WB: Back then, Hobbes said that we should give all the power to the monarch—and this power should be hereditary. He had lived through the English Civil War. We like to think that we invented the idea here in America of getting rid of the king and establishing a democracy, but they did that in England in the mid-1600s. They cut off their own king’s head. They had a republic for a while, but it was a disaster. Hobbes had lived through that terrible time of anarchy and violence and had been chased off and lived in fear. He said that what should be learned from that experience was that we should give all the power to the monarch, and that we shouldn’t have any question as to who has that power once they have it.
EG: We don’t like the sound of that.
WB: Of course, other people interpreted it differently. They believed that the problem always comes from the monarch having absolute power. They said that what we should do instead is have a limited government where we give some power to the government, but that we have checks on that power. This comes from the ideas of John Locke.
EG: Okay, so tell me about John Locke.
WB: Locke takes Hobbes ideas further in a new, maybe more optimistic direction. Locke said that in the state of nature, we are all equal, and that’s the most important thing—that is a self-evident truth. That all men are created equal. The revolutionary part of that is that the basic principle is that the social contract exists to protect the rights of every individual person. The point of the government is to give us all equal rights. Of course, it would take years for our government to define this to include women, but the basic principle extends the whole way.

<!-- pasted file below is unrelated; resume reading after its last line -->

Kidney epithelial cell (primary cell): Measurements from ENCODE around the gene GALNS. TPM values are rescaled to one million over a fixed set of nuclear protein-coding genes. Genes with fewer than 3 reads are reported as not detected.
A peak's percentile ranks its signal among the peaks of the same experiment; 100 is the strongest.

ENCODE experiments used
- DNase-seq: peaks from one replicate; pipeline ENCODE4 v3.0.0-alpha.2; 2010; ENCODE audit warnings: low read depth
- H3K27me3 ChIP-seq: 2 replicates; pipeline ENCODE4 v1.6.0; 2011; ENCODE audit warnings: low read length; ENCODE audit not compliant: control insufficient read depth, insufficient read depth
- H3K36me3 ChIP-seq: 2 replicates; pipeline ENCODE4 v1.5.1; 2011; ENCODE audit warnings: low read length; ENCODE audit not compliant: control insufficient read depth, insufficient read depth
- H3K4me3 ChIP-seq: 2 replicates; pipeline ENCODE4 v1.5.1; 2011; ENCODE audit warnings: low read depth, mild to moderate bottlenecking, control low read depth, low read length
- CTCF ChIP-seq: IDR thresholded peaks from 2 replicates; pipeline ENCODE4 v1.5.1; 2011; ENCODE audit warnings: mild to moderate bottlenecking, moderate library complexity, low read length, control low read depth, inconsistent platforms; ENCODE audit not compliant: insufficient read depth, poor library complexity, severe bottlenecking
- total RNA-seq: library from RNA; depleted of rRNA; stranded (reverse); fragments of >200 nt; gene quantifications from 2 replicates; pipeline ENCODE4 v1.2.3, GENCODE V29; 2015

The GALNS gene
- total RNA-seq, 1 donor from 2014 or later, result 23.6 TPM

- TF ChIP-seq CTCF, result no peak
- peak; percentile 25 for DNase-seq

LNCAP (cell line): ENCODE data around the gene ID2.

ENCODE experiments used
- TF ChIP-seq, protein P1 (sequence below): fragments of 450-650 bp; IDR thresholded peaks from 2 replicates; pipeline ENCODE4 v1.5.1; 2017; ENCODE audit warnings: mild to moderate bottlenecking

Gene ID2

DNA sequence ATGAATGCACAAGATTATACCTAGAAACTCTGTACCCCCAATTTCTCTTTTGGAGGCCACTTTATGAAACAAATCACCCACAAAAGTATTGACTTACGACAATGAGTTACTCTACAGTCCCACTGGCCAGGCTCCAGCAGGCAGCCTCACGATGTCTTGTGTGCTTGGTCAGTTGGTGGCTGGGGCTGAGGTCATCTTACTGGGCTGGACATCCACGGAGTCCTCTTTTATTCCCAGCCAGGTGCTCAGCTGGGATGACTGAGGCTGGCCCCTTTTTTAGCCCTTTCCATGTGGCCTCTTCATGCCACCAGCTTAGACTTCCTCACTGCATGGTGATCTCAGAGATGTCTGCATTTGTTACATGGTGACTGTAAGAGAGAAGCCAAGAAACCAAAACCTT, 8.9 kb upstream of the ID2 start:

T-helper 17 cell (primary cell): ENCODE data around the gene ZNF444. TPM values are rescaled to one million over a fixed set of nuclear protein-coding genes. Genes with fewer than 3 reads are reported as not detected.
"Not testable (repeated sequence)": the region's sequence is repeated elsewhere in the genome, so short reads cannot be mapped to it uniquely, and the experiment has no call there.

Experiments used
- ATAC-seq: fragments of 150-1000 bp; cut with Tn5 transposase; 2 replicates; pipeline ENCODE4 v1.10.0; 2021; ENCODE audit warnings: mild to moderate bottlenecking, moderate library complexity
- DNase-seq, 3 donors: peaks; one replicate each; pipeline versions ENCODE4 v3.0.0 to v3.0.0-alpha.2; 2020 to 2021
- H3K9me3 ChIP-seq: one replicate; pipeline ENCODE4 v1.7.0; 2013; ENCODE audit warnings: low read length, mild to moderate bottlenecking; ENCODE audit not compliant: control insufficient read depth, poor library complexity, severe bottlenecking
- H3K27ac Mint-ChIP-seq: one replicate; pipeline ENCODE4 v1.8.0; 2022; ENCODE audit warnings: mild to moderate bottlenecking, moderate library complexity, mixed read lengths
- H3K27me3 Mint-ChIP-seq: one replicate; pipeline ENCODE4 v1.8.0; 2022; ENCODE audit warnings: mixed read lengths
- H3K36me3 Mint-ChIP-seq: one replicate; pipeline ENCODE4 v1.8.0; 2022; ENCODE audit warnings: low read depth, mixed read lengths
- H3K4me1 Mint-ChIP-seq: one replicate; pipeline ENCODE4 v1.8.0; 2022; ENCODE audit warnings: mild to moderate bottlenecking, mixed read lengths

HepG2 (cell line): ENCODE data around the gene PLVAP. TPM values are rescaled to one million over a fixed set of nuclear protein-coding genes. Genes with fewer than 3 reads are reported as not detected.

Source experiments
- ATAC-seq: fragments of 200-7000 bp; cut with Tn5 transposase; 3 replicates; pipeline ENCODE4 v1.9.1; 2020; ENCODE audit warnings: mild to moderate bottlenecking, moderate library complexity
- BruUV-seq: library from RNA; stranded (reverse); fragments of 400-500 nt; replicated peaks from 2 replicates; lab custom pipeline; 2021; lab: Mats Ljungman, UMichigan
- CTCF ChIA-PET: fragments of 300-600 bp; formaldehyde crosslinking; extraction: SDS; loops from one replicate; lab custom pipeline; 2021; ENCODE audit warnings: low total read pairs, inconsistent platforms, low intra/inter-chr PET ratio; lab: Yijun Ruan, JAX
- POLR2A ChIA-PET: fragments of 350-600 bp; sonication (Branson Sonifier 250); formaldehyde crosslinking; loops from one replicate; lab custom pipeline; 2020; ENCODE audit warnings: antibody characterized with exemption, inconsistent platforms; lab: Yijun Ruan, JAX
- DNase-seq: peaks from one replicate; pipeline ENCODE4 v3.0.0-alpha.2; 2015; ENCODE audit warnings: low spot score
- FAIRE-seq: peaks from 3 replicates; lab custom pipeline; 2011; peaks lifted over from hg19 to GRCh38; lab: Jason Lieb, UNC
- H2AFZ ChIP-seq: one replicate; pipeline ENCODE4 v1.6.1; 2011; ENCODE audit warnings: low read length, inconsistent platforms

EG: So now let’s talk about the United States and our system of government.
WB: When the United States is founded as a country, it is a fundamental shift from a monarchy to a system that is based more around the idea that individual people should be protected by government. The other thing that the Declaration of Independence says is that if the government doesn't protect your rights, then you have the right to overthrow the government. So, all power is contingent on the consent of the governed. Of course, there is this big asterisk where Thomas Jefferson and John Adams say, “You shouldn’t do this willy-nilly. Only in very severe situations should you use this right of revolution.” And then they had a list of all the things that think the king had done that did not protect natural rights.
EG: Explain “natural rights.”
EG: So, "natural rights" are what we now call "human rights?"
WB: Yes, these are rights that every human being has just by being born. You don't have to enter into the system of government to deserve those rights. Locke listed them as life, liberty, and property. In writing the Declaration of Independence, they changed that to life, liberty, and the pursuit of happiness.
EG: Why did they change it?
WB: Part of the reason they did that was to avoid the issue of slavery—which is going to be the undertone for the entire first 100 years of this system of government. It’s like, “Let’s just avoid this really important issue.” And it’s easy to avoid when no one in the room is enslaved.
EG: A lot of them had slaves, right?
WB: A majority of them did have slaves. And if they didn’t have slaves, in many cases they economically benefited from the system of slavery. Boston was a shipping town based on the Triangle Trade, where slaves were moved around. So, if you’re John Adams and you are an abolitionist, or at least generally opposed to slavery, you’re still benefiting from being a lawyer for the people who were making money from slavery.